CARACAS, (Reuters) – Venezuela’s parliament granted President Nicolas Maduro decree powers yesterday for the rest of 2015 in a move he says is to defend the country from U.S. meddling but opponents decry as evidence of autocracy.
In a noisy National Assembly session, ruling Socialist Party legislators, who have a majority, applauded the “Enabling Law” as a legitimate response to a U.S. declaration that Venezuela is a security threat and sanctions on seven officials. “They (the United States) want to stick their hands into Venezuela’s wealth, just as they have done in other countries,” ruling party legislator Tania Diaz said, presenting the “anti-imperialist” Enabling Law to parliament.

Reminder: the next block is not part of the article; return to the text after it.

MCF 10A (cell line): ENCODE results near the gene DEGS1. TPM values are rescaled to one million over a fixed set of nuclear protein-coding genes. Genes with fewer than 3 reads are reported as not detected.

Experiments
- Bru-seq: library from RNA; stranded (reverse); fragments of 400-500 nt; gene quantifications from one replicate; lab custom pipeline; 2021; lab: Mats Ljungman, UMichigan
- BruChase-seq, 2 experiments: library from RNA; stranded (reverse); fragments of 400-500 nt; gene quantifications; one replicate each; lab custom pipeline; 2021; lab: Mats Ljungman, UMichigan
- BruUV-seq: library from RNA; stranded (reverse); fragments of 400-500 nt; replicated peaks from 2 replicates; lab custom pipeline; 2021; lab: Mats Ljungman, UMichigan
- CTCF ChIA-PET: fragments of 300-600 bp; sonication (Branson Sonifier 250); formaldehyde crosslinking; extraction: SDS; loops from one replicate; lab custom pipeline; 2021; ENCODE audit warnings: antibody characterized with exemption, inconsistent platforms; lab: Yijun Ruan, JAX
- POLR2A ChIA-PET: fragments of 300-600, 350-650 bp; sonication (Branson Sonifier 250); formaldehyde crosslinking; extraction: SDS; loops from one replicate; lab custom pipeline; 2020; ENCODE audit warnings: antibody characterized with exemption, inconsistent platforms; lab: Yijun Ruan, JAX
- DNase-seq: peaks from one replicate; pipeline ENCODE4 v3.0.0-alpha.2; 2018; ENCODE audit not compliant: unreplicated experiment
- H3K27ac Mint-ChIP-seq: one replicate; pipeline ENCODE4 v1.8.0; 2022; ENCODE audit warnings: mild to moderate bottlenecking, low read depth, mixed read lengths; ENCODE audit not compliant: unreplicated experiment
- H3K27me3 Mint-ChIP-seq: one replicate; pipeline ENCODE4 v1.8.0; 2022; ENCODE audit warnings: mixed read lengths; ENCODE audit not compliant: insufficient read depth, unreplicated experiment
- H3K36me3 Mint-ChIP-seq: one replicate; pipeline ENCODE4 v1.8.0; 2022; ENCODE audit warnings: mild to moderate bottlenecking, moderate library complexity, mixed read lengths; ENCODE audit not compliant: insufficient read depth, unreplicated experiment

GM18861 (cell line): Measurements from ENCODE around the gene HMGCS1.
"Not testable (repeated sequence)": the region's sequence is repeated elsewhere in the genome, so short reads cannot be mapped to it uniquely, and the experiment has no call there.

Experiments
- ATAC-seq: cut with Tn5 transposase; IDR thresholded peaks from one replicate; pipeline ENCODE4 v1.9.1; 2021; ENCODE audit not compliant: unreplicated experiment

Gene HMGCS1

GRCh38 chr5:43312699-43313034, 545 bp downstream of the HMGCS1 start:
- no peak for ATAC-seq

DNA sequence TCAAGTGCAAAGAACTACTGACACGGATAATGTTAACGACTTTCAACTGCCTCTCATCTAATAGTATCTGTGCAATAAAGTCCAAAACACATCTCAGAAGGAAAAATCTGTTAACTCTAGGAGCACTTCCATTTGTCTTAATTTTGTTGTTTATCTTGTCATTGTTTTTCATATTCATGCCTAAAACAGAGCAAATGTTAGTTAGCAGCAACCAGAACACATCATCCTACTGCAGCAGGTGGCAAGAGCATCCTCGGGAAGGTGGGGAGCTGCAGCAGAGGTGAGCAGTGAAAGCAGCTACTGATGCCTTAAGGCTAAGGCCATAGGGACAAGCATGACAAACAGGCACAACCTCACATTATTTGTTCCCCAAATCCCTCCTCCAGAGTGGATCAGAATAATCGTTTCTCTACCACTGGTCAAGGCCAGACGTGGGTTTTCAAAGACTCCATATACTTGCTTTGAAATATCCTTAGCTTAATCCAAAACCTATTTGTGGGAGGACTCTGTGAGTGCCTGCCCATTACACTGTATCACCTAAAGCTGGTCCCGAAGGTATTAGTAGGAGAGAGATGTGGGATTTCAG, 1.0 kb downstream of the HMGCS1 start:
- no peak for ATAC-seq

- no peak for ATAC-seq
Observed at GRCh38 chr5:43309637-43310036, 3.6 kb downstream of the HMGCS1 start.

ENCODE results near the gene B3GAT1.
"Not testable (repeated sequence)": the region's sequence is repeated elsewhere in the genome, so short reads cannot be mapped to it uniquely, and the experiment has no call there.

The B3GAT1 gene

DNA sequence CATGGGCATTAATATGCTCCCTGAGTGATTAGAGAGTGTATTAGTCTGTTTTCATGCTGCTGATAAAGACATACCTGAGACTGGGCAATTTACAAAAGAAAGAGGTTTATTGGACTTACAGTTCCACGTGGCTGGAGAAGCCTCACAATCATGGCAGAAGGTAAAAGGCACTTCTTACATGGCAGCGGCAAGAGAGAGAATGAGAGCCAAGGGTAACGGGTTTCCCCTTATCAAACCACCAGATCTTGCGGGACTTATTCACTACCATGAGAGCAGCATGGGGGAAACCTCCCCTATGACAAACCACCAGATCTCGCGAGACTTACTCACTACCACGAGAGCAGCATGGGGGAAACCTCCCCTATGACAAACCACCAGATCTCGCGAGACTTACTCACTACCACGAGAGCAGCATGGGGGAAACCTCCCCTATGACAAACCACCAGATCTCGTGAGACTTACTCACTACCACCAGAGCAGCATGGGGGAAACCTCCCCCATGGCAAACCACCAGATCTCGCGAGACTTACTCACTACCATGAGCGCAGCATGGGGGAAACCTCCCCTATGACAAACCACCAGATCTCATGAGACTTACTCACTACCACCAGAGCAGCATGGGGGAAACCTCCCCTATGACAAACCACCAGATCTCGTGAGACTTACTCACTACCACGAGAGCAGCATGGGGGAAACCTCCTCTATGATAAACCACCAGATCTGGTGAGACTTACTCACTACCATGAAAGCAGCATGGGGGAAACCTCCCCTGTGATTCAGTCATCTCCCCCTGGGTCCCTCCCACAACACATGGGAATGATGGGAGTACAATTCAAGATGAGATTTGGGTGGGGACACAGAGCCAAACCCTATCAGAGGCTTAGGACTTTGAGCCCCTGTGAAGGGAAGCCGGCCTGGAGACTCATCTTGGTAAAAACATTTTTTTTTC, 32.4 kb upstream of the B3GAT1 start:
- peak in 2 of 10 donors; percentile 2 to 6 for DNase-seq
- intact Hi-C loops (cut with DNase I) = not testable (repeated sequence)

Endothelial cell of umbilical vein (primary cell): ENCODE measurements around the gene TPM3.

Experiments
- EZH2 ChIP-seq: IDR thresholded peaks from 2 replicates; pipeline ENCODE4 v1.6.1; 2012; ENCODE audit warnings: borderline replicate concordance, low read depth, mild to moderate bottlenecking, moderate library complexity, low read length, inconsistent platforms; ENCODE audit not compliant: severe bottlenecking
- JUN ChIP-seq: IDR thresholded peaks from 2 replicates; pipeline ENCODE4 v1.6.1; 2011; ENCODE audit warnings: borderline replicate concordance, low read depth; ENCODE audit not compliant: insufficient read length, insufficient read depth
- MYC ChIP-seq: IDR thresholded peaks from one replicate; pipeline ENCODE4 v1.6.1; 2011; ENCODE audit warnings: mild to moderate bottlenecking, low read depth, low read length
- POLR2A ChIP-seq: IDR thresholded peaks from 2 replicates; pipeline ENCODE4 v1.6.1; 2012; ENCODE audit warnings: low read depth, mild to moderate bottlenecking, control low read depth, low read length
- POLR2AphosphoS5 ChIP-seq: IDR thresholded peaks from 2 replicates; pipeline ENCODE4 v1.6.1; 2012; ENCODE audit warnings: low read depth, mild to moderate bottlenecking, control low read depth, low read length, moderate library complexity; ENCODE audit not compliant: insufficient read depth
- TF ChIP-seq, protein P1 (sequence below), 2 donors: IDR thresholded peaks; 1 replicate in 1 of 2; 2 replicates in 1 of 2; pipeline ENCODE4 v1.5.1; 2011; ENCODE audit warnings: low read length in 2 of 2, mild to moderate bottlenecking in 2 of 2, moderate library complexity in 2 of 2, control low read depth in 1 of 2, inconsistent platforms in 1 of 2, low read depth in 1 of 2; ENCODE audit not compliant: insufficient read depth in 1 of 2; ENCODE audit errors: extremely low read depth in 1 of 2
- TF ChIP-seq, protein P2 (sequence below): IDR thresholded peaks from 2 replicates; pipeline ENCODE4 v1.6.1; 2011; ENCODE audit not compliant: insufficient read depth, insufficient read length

Outside, red-clad Maduro supporters chanted and held placards proclaiming: “Yankees go home.”
In their speeches, angry opposition lawmakers said Maduro was cynically exploiting the diplomatic flare-up with Washington to amass powers, justify repression and distract Venezuelans fro